The Montgomery County Charter Review Commission, an appointed body that oversees the rules by which the county government operates, is expected to recommend tomorrow that the County Council be expanded to nine members, with five representing districts and four at-large members.

The County Council can accept, reject or modify the proposal. If the council approves any version of the plan, it must be put on the general election ballot.

In the past, Montgomery voters have rejected proposals that called for district-based election of candidates. But county officials, noting that a change in County Council election methods has been debated for more than a decade, said the plan favored by the commission mixes district-based and at-large representation in a way that voters may find more palatable.

Under Montgomery's current charter, five of the seven council members are required to live in separate election districts. County residents vote for all seven council members, including the two at-large members who do not represent specific areas of the county.

Those in favor of the redistricting plan being considered by the commission say it would give residents the clout of voting for the majority of five on the council while preserving the right to a specific representative from their general neighborhood. It will also give the growing but more sparsely populated upper reaches of Montgomery a stronger voice on the county council, the proponents argue.

"This is clearly an effort to put an end to the divisiveness that this issue has always engendered," said Stanton Gildenhorn, vice chairman of the commission. "Up-county residents have always felt underrepresented. We need to modify the charter to promote harmony in the county."

But opponents of redistricting say the Montgomery system is working fine and is a model of good government. They maintain that in Prince George's County, where council members represent districts rather than the entire county, government is slowed by a focus on parochial issues.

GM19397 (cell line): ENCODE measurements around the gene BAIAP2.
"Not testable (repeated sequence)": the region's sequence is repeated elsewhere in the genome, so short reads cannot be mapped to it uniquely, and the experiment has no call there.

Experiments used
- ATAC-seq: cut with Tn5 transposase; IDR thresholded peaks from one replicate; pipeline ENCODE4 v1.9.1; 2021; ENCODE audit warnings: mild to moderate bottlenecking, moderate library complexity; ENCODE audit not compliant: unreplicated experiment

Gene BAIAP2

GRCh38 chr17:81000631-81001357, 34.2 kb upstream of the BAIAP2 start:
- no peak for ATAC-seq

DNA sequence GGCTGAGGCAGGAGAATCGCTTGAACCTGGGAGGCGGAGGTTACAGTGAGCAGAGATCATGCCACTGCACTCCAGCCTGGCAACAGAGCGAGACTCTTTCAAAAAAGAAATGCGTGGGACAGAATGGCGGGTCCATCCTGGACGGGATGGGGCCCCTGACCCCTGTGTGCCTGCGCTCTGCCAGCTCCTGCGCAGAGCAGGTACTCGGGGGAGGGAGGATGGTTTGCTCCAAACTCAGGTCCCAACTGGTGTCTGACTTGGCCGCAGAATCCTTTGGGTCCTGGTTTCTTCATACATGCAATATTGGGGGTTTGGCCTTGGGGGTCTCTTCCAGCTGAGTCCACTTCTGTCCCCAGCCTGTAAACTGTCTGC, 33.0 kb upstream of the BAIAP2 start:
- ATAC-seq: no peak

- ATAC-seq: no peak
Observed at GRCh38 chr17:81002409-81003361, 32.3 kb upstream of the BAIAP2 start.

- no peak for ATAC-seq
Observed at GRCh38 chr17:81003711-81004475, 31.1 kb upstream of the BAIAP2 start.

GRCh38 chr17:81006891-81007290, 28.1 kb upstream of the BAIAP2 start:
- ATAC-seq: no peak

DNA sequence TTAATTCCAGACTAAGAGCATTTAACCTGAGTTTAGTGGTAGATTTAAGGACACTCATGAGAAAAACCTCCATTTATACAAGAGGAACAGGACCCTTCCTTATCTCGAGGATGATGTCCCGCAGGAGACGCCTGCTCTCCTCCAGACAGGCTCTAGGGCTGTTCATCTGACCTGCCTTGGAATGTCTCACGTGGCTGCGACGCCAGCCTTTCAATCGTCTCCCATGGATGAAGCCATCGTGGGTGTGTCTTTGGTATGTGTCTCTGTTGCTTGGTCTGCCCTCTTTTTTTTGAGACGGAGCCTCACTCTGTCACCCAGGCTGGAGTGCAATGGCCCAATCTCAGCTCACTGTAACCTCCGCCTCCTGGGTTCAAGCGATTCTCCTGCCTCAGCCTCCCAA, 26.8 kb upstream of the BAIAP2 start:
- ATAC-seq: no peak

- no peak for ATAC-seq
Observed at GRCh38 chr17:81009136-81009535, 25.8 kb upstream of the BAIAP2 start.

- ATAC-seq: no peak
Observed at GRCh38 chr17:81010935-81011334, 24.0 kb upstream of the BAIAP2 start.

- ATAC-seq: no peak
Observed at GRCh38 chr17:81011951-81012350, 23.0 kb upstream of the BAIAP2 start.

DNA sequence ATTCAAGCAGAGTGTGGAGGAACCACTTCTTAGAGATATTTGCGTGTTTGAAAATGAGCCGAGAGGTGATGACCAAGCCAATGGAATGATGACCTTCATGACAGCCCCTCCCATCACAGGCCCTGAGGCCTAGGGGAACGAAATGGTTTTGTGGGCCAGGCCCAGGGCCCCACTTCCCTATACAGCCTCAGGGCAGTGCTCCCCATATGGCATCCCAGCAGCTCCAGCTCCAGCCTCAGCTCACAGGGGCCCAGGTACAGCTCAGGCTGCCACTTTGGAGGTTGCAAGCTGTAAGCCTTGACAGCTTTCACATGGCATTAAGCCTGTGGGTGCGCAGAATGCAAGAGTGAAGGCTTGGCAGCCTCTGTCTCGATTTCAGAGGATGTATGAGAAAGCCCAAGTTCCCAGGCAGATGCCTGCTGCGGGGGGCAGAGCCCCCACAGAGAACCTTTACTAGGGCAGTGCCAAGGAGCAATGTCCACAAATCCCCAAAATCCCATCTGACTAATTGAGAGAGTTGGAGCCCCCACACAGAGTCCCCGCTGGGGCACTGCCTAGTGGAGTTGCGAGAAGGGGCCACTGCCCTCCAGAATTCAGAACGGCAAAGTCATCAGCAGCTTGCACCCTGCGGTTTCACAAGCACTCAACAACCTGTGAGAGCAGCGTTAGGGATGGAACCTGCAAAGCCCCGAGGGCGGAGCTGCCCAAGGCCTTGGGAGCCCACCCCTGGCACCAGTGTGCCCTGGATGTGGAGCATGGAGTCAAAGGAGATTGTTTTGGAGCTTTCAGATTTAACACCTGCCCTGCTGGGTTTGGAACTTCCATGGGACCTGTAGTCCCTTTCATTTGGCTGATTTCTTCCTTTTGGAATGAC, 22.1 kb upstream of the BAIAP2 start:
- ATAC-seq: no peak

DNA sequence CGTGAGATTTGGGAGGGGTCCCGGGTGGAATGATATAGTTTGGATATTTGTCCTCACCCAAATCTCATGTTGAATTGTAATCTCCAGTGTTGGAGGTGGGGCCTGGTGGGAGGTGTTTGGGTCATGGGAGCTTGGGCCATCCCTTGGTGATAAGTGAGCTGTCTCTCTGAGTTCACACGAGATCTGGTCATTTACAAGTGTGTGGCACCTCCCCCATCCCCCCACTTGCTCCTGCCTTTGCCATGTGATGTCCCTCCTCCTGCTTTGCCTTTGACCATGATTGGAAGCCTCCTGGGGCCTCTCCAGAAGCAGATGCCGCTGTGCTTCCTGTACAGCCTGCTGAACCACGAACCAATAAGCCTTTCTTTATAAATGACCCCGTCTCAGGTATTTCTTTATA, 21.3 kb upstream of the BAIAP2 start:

"It would be a mistake to radically change our structure. I don't see where the Prince George's experiment with election by district is something we'd want to follow," said commission Chairman C. Lawrence Wiser. He said council members from different districts would trade favors, leading to pork barrel politics on issues such as roads.

"I think citizens get the most response from council members for whom they vote. If you vote for all seven, all seven are going to be responsive to you," said Wiser, who vowed to oppose the plan, although he conceded it was likely to pass.

Both sides agree that the commission is likely to end its four-year term tomorrow with a recommendation to the county council that redistricting be adopted.

"We are definitely in favor of changing how our County Council members are elected. I will have to see what they do and what the wording is" before taking a stand on any commission proposal, said Jenny Sue Dunner, a member of the Voters of Representative Government, a proredistricting grass roots group. "But I am very pleased that they're looking at it."